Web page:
Cancer therapy: immune cells need magnesium
Magnesium is important for the immune system so that it can fight pathogens and cancer cells. In the specialist journal Cell, researchers explain why certain immune cells, the T cells, need a sufficient amount of magnesium for this purpose.
On a low-magnesium diet, test animals have poorer immune defenses against influenza viruses, and cancer cells spread faster. The reason for this has now been elucidated: Magnesium is important so that a docking point on T cells can recognize infected or diseased cells because it keeps this “antenna” in an active state. If there is too little magnesium, it “bends” and cannot perform its function.
This observation could play a role in the use of modern cancer immunotherapies that mobilize the immune system and specifically T cells to fight cancer cells. In experiments, the researchers were able to show that the immune response of T cells against cancer cells is enhanced when the amount of magnesium in the tumors is increased. Researchers know from studies on cancer patients that have already been completed that immunotherapies are less effective in patients with a magnesium deficiency. The research team is now looking for ways to specifically increase the magnesium concentration in tumors. However, it has not yet been clarified whether regular intake of magnesium has an effect on the risk of cancer.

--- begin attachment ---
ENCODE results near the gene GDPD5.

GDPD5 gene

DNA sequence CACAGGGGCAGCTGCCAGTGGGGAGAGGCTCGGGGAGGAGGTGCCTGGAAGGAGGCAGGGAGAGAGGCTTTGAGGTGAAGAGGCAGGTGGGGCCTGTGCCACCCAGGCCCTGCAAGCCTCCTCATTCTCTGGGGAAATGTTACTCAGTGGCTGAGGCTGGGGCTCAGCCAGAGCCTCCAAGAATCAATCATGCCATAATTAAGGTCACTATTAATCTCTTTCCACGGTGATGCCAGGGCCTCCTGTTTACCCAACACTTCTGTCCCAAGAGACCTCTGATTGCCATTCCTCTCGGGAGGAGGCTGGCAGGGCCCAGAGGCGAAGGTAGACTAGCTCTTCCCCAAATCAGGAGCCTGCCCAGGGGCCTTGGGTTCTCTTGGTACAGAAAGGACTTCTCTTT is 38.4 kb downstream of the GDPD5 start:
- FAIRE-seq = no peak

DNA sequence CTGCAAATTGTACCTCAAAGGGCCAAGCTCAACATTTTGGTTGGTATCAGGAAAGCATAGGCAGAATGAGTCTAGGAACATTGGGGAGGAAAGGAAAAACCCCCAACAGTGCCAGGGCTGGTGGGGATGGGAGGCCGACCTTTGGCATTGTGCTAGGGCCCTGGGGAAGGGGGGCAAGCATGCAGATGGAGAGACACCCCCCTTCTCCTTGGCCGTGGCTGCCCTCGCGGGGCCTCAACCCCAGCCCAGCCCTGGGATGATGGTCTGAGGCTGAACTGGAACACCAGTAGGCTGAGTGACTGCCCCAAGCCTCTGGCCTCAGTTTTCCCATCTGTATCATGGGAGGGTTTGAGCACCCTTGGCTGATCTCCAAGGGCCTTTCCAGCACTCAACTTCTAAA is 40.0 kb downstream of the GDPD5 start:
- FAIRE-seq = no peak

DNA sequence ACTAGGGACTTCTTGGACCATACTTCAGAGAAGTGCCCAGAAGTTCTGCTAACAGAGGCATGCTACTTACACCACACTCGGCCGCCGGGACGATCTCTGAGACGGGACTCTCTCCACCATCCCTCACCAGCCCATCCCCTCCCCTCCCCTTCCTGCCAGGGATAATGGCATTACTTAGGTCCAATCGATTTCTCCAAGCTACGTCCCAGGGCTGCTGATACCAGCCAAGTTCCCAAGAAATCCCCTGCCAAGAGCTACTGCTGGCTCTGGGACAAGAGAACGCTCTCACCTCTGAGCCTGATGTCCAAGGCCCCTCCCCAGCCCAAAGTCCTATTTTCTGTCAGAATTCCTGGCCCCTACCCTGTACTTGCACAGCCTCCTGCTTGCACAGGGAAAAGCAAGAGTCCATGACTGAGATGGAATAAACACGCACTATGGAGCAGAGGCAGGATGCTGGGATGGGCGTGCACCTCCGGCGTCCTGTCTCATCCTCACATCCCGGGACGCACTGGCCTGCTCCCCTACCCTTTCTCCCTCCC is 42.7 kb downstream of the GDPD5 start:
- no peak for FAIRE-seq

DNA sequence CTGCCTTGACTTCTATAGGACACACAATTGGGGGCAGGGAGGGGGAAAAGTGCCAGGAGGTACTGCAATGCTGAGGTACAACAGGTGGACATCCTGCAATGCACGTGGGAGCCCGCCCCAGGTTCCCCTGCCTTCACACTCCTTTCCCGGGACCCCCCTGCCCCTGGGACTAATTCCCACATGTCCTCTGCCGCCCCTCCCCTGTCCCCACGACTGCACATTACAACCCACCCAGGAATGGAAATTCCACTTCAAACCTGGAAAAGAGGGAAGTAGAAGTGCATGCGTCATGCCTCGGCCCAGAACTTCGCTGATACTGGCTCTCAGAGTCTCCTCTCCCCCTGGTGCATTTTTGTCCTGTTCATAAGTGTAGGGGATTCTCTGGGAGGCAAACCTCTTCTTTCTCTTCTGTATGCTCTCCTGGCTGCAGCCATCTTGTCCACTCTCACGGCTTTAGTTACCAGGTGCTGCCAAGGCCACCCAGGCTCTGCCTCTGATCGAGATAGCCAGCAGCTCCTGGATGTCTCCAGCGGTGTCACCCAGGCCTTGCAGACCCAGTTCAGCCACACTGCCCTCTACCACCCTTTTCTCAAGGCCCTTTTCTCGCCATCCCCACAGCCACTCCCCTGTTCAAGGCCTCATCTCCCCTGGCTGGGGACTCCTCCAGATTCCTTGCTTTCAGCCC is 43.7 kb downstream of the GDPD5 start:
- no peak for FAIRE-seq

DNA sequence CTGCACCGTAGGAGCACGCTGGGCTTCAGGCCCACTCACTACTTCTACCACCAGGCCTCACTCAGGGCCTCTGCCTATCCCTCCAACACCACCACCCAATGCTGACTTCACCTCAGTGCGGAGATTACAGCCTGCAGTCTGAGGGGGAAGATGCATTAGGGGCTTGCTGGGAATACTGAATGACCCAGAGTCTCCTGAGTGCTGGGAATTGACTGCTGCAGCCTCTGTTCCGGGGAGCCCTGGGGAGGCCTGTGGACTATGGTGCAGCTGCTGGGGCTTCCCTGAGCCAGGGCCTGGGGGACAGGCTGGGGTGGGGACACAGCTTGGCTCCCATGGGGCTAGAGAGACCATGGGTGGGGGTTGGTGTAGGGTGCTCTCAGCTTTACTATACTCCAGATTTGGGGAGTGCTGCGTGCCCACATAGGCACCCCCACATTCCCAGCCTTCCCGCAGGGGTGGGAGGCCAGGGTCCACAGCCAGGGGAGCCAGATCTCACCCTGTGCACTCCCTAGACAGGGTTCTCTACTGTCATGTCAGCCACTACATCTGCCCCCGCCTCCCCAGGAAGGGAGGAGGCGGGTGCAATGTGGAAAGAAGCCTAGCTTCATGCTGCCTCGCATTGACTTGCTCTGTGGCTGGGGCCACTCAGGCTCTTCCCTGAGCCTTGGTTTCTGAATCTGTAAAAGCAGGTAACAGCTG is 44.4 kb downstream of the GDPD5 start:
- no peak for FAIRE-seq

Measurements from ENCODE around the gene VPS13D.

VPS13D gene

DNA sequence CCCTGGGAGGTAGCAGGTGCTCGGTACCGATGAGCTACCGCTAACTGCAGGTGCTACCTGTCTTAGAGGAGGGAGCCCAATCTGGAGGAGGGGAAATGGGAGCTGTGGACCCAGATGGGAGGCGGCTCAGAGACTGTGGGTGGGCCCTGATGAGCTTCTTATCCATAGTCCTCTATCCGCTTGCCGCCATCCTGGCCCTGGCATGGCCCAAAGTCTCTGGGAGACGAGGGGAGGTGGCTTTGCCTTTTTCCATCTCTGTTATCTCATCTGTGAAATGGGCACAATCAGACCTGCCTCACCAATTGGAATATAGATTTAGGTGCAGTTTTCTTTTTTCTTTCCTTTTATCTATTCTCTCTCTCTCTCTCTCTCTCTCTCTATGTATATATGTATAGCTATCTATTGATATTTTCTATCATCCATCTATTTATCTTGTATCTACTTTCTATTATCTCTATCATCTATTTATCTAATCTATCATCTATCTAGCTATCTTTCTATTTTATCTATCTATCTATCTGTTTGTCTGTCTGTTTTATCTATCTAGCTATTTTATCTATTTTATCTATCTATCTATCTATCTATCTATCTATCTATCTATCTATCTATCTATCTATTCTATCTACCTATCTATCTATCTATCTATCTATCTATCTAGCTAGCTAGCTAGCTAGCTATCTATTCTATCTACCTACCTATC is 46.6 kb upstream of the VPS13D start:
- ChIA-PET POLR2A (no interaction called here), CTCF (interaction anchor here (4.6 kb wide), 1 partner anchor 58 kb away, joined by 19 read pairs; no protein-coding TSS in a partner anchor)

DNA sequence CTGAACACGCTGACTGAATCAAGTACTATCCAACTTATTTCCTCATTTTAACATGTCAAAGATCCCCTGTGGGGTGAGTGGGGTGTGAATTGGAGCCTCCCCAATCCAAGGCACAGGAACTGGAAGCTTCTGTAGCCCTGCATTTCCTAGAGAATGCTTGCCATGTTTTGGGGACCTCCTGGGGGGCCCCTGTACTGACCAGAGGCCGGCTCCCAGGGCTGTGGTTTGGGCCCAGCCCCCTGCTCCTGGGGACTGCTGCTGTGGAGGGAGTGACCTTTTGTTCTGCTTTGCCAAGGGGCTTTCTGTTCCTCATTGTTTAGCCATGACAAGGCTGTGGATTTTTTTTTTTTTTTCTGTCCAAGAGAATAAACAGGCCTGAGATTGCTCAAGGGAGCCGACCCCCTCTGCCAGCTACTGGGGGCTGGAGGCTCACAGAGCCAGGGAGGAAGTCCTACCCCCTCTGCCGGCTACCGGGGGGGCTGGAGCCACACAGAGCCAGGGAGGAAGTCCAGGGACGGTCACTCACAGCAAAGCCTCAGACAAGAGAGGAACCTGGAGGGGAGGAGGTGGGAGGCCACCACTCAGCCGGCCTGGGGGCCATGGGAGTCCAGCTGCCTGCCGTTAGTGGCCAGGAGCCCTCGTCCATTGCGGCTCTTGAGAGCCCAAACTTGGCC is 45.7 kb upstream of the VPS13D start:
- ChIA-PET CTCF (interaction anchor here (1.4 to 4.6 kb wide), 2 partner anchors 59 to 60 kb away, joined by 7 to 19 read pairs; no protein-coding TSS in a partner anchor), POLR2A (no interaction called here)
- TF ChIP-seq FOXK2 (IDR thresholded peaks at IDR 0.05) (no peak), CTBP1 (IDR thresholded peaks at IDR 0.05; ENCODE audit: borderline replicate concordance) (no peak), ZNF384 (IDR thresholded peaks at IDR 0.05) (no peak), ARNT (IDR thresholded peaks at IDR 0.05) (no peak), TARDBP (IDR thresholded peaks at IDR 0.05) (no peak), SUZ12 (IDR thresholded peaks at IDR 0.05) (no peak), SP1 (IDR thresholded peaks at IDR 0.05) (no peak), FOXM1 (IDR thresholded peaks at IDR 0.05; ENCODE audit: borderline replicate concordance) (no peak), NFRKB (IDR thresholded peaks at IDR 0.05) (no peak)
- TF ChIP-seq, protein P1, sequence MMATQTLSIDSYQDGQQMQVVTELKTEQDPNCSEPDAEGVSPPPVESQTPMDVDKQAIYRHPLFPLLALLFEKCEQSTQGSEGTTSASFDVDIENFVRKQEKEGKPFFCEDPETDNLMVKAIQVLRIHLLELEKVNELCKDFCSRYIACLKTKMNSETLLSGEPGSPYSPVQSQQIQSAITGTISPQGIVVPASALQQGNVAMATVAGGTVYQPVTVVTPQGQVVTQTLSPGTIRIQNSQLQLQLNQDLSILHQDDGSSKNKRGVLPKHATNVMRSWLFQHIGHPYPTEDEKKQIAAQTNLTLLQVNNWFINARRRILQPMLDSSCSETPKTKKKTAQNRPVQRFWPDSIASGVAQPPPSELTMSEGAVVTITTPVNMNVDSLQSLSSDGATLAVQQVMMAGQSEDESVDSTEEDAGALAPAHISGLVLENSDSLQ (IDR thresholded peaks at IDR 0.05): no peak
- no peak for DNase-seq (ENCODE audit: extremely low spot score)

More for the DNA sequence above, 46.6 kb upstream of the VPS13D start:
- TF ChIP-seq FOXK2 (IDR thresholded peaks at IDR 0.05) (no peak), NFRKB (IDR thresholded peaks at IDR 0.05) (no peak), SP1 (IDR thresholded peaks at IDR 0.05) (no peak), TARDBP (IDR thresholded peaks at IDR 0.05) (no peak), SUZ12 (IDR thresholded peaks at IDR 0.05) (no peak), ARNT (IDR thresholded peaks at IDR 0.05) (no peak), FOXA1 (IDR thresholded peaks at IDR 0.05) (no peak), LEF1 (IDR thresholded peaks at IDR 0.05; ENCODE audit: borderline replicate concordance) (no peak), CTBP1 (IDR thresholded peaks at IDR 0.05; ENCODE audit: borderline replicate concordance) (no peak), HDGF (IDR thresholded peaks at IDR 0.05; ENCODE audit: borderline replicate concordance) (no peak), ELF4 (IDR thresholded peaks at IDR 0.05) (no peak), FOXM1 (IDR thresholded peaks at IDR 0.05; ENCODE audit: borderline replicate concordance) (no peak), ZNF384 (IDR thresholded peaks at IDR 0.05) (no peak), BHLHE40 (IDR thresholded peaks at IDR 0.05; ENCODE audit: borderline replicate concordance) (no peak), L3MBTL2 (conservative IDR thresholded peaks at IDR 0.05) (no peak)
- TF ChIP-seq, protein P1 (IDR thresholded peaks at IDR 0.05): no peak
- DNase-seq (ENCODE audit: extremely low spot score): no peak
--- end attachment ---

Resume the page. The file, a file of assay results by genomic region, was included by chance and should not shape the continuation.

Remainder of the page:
dr Jonas Lötscher from the Department of Biomedicine at the University of Basel explains the further project: “As a next step, we are planning prospective studies to test the clinical effect of magnesium as a catalyst for the immune system.”